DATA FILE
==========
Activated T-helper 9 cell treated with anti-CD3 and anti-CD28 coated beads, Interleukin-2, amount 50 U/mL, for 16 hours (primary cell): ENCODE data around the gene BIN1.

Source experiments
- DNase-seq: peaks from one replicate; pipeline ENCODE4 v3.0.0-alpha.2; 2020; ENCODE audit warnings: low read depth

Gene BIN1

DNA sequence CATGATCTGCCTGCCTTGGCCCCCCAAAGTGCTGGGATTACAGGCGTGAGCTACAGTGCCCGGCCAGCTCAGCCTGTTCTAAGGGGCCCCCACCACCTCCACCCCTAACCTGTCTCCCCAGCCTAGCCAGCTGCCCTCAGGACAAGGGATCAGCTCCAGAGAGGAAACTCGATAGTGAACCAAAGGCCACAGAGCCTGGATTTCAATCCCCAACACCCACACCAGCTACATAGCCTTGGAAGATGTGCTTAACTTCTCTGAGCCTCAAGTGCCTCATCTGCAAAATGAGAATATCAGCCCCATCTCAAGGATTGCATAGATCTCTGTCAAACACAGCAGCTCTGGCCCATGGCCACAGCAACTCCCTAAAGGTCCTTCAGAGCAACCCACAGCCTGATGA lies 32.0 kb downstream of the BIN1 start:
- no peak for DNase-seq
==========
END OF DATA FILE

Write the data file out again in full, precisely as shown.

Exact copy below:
Activated T-helper 9 cell treated with anti-CD3 and anti-CD28 coated beads, Interleukin-2, amount 50 U/mL, for 16 hours (primary cell): ENCODE data around the gene BIN1.

Source experiments
- DNase-seq: peaks from one replicate; pipeline ENCODE4 v3.0.0-alpha.2; 2020; ENCODE audit warnings: low read depth

Gene BIN1

DNA sequence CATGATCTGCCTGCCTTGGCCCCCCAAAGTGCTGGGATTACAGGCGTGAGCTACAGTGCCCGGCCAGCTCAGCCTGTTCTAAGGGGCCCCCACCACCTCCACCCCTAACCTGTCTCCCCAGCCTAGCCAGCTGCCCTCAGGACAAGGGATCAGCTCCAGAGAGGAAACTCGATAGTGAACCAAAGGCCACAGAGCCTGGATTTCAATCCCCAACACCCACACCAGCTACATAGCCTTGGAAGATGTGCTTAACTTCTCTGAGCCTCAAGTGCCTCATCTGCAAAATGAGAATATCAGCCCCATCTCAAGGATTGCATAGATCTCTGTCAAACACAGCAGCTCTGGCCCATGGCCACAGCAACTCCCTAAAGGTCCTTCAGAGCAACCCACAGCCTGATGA lies 32.0 kb downstream of the BIN1 start:
- no peak for DNase-seq